“It’s a celebration when the deed and Homeowner’s Association (HOA) bylaws are signed and sealed, but fantasy becomes reality when your neighbor’s water heater leaks and you have a mess, literally and figuratively,” Patrick Kelahan, of H2M, writes. (Credit: Robert Herhold/stock.adobe.com) “It’s a celebration when the deed and Homeowner’s Association bylaws are signed and sealed, but fantasy becomes reality when your neighbor’s water heater leaks and you have a mess, literally and figuratively,” Patrick Kelahan, of H2M, writes. (Credit: Robert Herhold/stock.adobe.com)

Not many speak of this elephant in the insurance room, even though there are thousands of them: condominium policies. Often thought of as the renters policies grown-up brother, the condo (and also the co-op) policy is the requirement encountered when moving from renter to owner.

So what’s the big deal? Renter policy, condo policy, my stuff is covered if I have a claim . . . or so the resident thinks. That half-million dollar view of the Gulf of Mexico is nice as a renter, but when ownership issues come into play, it gets more complicated.

And therein lies the rub — the renter becomes the owner. It’s a celebration when the deed and Homeowner’s Association (HOA) bylaws are signed and sealed, but fantasy becomes reality when your neighbor’s water heater leaks and you have a mess, literally and figuratively.

What’s the difference?

Let’s step back and consider the differences between a renter’s policy and a condominium policy (this is not an exhaustive list):

An apartment is occupied under a lease agreement, renter uses, landlord owns. A condo space is owned, common areas are shared and the building structure is owned by others (might even be you).

A renter holds the insurable interest in personal property and improvements (maybe), a condo owner holds the insurable interest in personal property and the condo unit as defined in the bylaws, does not have direct insurable interest in the common areas and structure. This is an important distinction.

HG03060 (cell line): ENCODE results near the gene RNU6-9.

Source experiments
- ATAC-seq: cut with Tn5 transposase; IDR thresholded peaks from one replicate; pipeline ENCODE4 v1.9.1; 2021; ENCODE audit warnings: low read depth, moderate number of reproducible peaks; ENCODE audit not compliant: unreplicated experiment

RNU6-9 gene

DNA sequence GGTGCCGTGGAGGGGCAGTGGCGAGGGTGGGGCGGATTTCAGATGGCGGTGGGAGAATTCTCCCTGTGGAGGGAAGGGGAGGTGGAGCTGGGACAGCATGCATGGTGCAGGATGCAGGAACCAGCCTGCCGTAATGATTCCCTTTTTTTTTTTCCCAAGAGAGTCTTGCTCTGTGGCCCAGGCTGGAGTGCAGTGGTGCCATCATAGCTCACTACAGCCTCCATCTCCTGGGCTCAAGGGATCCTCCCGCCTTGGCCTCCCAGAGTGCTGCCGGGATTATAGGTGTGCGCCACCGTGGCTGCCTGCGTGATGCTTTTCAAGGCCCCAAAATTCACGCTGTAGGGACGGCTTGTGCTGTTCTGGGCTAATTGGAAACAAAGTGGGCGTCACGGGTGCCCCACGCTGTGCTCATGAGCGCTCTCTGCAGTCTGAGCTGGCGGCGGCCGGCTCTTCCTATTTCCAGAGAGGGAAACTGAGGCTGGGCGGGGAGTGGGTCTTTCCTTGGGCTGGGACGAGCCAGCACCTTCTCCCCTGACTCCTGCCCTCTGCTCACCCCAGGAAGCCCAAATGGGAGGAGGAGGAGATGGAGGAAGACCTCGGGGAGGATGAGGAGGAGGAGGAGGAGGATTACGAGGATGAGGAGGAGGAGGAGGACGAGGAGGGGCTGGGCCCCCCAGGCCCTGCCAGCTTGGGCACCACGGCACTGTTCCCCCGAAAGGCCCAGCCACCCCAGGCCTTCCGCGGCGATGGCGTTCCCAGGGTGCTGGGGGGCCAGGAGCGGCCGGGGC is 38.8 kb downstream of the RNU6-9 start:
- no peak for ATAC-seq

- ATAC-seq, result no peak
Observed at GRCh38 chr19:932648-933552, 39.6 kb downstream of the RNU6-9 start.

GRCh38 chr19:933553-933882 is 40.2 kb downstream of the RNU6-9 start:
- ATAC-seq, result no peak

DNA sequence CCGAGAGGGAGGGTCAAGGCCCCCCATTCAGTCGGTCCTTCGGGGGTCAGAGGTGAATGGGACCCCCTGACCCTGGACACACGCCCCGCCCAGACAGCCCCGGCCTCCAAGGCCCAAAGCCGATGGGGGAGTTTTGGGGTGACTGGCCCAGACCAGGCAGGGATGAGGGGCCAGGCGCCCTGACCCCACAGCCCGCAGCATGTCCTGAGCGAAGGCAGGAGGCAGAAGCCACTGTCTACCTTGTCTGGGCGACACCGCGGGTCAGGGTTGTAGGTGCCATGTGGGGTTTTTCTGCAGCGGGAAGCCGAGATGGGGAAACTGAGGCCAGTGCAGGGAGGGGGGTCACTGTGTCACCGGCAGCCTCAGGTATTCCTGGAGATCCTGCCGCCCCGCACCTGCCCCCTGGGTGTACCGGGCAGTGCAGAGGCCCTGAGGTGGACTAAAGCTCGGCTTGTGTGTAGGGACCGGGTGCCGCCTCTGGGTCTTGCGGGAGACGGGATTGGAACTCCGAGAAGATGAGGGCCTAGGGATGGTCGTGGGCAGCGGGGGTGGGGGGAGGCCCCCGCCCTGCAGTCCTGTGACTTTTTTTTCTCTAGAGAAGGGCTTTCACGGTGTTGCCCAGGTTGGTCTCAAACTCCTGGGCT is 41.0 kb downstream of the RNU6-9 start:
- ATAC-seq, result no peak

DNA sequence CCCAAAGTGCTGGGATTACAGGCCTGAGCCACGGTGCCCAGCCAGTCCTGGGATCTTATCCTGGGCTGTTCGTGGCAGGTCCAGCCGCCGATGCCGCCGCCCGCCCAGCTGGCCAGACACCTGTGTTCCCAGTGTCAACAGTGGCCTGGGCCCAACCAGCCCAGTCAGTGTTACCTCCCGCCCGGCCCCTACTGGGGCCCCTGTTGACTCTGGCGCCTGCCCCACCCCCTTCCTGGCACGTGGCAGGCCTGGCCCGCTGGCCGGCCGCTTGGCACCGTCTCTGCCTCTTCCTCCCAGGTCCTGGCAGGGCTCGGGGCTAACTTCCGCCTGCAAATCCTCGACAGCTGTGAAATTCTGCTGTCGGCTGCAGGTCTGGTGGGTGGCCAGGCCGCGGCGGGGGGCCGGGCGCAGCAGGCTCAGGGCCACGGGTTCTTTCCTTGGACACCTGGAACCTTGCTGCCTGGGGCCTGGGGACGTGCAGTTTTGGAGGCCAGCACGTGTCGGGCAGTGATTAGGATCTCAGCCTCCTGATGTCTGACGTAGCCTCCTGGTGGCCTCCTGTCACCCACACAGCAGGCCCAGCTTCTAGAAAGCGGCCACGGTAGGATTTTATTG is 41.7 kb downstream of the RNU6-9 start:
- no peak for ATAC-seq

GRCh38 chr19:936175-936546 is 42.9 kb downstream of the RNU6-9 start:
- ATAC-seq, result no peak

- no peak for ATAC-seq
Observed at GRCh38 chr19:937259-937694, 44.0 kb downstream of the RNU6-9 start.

A renter’s policy affords coverage for personal property (often for certain perils only) and improvements (maybe), limited additional living expenses and liability (financial or physical injury to others).

A condo policy affords coverage for personal property, and for real property for which the unit owner has “insurance responsibility.” This responsibility is (should be) defined within the insurance portion of the HOA bylaws. A typical description might be “improvements made after the initial development, including painted walls surfaces, finished floors, upgrade fixtures or other improvements made.” Pretty much that which the owner sees but not the structure upon which improvements sit.  One’s deed and condo bylaws should pretty well define what the unit owner, owns, and what should be insured. Figure every set of bylaws is different from the next — this disuniformity is one of the primary issues with condo claims.

A claim for a renter’s olicy focuses on personal property; the insured is not involved in structural or finishes damage. The landlord fixes the damage, the insured might be disrupted from the apartment but outside of personal property issues has little to concern him/her.